Ige: Ani- Newly baptized multi day adventure racer!  Solid foundation, definitely an asset to teammates and a threat to opponents in future adventure races to come. James- Silent James, dependable and soft spoken.  Will rise to the occasion if needed. Paolo- The Erik Dekker of the team!  Hardworker and never say die attitude!  The perfect energizer beast on multi day races.  

Def: James – silent but deadly; the man you want to consult when you’re lost haha! Ani – she knows how to dig very very deep; nice to have that woman’s care amidst the tough adventure. Ige – high spirited; fighter; wouldn’t do it without him – he gets my jokes!

James: Miguel- Strongest in the team, overall. Always composed. Always had that extra energy if needed from him.  Ani- Has the heart of a real champion. Will step up to lead the team at any given point, without hesitation. Paolo- Always charged. Loud talker. Keeps us on our toes. Always know where the food is.


6. Would you do it again?

Ige: Where do I sign up?

Def: Heck yeah! Can I have the same team?


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The Flip Side of the Coin: A Tale of Two Wheels

The Flip Side of the Coin: A Tale of Two Wheels  Aug 6, ’07 11:14 AM
for everyone

The Flip Side of the Coin: A Tale of Two Wheels


It was one of those days.  You know, when you just have sooo much to do, are swamped with deadlines, barraged by phone calls, plagued with pending matters.  And then you end up being too overwhelmed to accomplish anything.  Aarrghh.  Just as I was staring blankly at my computer, my good friend and training companion sent me an SMS, at 9pm, to be exact.  The message read: “Hey, you wanna go mountain biking early tomorrow?” I read it one more time just to be certain.  After which I blinked, and without knowing the details, replied, “Sure!”


The thing is, we weren’t even mountain bikers, nor did we own mountain bikes.  We knew how to bike, yes, but we were roadies.  For the sake of those who can’t distinguish one from the other, roadies only cycle on paved road (asphalt and cement), and mountain bikers ride on all sorts of rough terrain.  Huge difference. In terms of bike frame type, wheels, the presence/ non-presence of shocks, apparel choices (earth-toned versus screamingly vibrant jerseys) among other things.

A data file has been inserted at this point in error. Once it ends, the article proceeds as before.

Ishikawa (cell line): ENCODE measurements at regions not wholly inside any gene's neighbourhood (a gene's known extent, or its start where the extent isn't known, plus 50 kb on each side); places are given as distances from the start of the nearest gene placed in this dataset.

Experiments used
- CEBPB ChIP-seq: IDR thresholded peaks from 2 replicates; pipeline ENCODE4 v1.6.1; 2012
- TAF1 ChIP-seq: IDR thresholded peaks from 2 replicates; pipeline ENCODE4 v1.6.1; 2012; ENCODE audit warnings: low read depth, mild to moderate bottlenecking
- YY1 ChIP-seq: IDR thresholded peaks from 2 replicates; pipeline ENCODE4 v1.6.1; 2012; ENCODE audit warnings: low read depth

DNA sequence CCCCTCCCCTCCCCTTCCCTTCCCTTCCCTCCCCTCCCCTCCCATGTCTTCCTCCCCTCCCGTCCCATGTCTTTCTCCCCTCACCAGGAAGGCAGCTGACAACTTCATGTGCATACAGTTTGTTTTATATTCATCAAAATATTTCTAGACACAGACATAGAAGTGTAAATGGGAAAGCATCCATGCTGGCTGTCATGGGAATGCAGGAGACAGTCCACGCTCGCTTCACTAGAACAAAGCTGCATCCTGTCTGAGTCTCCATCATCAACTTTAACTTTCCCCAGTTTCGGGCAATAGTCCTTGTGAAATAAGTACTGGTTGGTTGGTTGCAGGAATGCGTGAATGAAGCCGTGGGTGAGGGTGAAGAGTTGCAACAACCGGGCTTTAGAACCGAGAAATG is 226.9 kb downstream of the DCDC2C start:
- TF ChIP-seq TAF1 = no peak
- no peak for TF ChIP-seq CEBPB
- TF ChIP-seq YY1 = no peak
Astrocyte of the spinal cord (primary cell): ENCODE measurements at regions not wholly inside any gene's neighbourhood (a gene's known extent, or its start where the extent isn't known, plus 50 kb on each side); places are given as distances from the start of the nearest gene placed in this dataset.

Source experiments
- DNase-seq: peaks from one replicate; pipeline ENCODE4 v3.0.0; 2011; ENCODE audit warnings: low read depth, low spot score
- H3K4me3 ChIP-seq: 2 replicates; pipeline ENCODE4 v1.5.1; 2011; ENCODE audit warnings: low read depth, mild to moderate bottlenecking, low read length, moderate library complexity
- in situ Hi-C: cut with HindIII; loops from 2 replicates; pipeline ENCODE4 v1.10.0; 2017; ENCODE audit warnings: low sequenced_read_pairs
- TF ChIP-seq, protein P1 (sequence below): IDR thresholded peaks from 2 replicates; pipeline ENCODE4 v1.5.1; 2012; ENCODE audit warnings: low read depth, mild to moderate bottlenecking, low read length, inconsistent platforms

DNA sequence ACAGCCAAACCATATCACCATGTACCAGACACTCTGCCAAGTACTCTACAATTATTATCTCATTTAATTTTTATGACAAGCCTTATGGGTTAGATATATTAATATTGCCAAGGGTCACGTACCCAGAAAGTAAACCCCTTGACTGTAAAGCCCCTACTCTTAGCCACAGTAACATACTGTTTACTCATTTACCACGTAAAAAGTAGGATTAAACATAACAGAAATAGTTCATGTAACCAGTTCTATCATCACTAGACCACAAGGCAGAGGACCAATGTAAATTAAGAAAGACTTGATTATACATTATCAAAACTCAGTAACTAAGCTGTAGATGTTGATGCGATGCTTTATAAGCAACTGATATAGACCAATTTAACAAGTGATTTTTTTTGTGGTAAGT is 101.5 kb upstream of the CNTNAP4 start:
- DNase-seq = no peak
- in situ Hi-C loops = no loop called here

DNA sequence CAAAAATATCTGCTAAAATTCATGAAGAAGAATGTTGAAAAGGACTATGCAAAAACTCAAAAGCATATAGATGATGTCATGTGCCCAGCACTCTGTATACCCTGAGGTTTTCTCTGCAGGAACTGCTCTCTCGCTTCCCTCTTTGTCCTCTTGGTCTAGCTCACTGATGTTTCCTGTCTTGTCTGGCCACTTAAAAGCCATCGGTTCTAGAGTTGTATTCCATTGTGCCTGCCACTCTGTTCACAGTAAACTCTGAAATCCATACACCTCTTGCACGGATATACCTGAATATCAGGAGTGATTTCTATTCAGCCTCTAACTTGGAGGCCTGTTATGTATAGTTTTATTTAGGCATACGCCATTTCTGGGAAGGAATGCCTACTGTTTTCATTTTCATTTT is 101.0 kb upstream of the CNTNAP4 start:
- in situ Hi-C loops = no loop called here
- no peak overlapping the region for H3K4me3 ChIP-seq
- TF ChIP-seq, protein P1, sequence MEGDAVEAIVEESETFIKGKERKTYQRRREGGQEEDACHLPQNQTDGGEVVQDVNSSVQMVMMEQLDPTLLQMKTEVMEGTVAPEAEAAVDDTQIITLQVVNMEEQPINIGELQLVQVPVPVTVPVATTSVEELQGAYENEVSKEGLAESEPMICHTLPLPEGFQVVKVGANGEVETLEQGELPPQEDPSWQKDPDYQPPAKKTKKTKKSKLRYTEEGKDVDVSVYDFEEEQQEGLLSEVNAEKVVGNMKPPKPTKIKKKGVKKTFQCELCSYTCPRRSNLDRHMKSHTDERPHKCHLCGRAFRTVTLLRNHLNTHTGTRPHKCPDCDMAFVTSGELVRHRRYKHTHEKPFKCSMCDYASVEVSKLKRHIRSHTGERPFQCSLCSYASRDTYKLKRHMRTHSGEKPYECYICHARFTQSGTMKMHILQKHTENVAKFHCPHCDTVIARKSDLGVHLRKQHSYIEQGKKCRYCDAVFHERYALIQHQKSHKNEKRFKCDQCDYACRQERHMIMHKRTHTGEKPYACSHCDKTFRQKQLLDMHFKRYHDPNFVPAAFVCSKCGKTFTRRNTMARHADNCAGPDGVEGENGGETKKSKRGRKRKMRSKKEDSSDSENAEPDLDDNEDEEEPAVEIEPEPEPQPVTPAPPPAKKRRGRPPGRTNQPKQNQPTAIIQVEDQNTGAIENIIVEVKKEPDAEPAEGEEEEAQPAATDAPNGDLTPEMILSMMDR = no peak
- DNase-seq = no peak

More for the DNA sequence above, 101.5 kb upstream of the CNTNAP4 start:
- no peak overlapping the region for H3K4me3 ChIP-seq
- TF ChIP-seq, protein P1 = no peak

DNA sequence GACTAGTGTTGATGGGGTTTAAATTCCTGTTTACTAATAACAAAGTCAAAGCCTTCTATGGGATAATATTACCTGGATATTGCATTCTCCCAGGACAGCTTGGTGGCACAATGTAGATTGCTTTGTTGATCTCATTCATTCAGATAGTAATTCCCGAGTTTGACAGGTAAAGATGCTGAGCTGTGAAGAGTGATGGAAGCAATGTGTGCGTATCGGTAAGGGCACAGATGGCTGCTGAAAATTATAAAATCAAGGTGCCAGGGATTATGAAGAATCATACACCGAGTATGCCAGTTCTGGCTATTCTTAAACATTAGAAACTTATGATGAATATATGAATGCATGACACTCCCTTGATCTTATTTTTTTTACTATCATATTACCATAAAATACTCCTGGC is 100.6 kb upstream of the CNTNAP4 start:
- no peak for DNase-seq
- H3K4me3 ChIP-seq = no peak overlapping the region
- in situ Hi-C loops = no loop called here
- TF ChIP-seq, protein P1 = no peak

But I had great trust in my friend and knew that she could pull this one off and that we would be able to borrow two complete sets of gear and equipment just in time for that group trail ride.  So there I was, up at 4am, having resolved to ditch work the night before, with just about two and a half hours of zzz’s.  Such are my decision-making skills sometimes—not exemplary, really.


To my defense, in my experience, behind every crazy plan lies an equally inspired and wonderful opportunity to have fun, and this simple formula of mine may not be risk-free, but 99% of the time, it works out, and I end up having a blast.  And it was tricky at first, what with me tensing up on the brakes and falling, and my friend squealing when we passed a slippery path and each time we had to go over complex single track trails.  By the end of the ride though, even if we were both definitely still amateurs, we got the hang of it and I honestly couldn’t believe that I had waited that long to get on that mountain bike trail. It was like learning to ride again for the very first time—I felt like a kid.  Rolling through yellow green cornfields and red earth under the clear blue sky drastically changes ones’ state of mind, and mine was a far cry from the frazzled shape it was in just a few hours back.


A typical roadie group ride for me nowadays is more of the controlled kind—we have our set speeds, cadence, and routes.  We time everything, we are aware of our caloric and fluid intake, our wattage, our heart rates, and when we are done all is nice and neat and mud-free.  Nothing wrong with that, and the truth is, I can’t deny that I do love speed, I love riding in the peloton (a big group of cyclists), and I love the sound of carbon wheels zipping by smoothly.  That is who I am, and part of what makes me happy, and I wouldn’t know what to do if someone stole my road bike from me (oh, hello, someone actually did, but I digress).


For once, however, it was so refreshing to see how “the other side” does it.  Yup, you read it right—a lot of you may not be aware of it, but mountain bikers and road bikers come from two different cultures, and in a lot of cases do not even like each other.  For example, I’m the type of cyclist who normally says hi to other riders, but (and am not proud of this) if a fellow on a mountain bike passes by, I do tend to ignore him and if I don’t, I am not as enthusiastic in my greeting.  And it’s not only me, that’s just how everyone else behaves.  Why? I don’t know.  


Maybe it comes from not knowing enough about the other.  To everyone else who isn’t really into cycling, it seems like a cyclist is a cyclist is a cyclist.  Right? Am afraid not. People judge one another.  Because of hairstyle, skin color, fashion sense, and other petty things—in our case, it’s the choice of ride.  It really does sound strange and inappropriate, written clearly like that.  Your wheels define your personality type, and therefore you are automatically boxed into a certain category.